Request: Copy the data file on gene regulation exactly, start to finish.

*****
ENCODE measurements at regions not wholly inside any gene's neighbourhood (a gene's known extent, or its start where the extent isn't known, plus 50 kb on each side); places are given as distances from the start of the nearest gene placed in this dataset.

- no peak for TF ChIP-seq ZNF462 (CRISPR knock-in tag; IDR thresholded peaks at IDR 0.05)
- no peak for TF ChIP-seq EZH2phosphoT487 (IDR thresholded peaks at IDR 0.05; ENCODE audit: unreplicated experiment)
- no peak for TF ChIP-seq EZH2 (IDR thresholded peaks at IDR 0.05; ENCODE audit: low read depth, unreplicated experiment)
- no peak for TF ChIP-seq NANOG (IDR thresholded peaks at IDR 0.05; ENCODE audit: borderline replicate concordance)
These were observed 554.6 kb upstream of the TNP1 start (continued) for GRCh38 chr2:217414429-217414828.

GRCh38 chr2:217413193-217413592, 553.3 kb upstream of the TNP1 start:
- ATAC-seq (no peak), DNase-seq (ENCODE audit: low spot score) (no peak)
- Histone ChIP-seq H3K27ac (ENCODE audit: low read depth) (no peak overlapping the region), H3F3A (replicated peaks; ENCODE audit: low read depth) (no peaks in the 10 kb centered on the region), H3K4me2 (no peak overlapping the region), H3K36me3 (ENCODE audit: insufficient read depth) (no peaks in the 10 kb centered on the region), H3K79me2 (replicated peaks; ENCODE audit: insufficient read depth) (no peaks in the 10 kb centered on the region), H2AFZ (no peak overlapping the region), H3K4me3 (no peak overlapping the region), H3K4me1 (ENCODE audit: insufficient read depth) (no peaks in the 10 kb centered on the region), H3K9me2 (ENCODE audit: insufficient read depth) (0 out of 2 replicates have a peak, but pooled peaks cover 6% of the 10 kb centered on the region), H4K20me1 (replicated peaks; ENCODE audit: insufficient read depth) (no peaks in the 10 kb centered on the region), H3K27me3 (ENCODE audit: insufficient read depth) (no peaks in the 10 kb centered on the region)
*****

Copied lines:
ENCODE measurements at regions not wholly inside any gene's neighbourhood (a gene's known extent, or its start where the extent isn't known, plus 50 kb on each side); places are given as distances from the start of the nearest gene placed in this dataset.

- no peak for TF ChIP-seq ZNF462 (CRISPR knock-in tag; IDR thresholded peaks at IDR 0.05)
- no peak for TF ChIP-seq EZH2phosphoT487 (IDR thresholded peaks at IDR 0.05; ENCODE audit: unreplicated experiment)
- no peak for TF ChIP-seq EZH2 (IDR thresholded peaks at IDR 0.05; ENCODE audit: low read depth, unreplicated experiment)
- no peak for TF ChIP-seq NANOG (IDR thresholded peaks at IDR 0.05; ENCODE audit: borderline replicate concordance)
These were observed 554.6 kb upstream of the TNP1 start (continued) for GRCh38 chr2:217414429-217414828.

GRCh38 chr2:217413193-217413592, 553.3 kb upstream of the TNP1 start:
- ATAC-seq (no peak), DNase-seq (ENCODE audit: low spot score) (no peak)
- Histone ChIP-seq H3K27ac (ENCODE audit: low read depth) (no peak overlapping the region), H3F3A (replicated peaks; ENCODE audit: low read depth) (no peaks in the 10 kb centered on the region), H3K4me2 (no peak overlapping the region), H3K36me3 (ENCODE audit: insufficient read depth) (no peaks in the 10 kb centered on the region), H3K79me2 (replicated peaks; ENCODE audit: insufficient read depth) (no peaks in the 10 kb centered on the region), H2AFZ (no peak overlapping the region), H3K4me3 (no peak overlapping the region), H3K4me1 (ENCODE audit: insufficient read depth) (no peaks in the 10 kb centered on the region), H3K9me2 (ENCODE audit: insufficient read depth) (0 out of 2 replicates have a peak, but pooled peaks cover 6% of the 10 kb centered on the region), H4K20me1 (replicated peaks; ENCODE audit: insufficient read depth) (no peaks in the 10 kb centered on the region), H3K27me3 (ENCODE audit: insufficient read depth) (no peaks in the 10 kb centered on the region)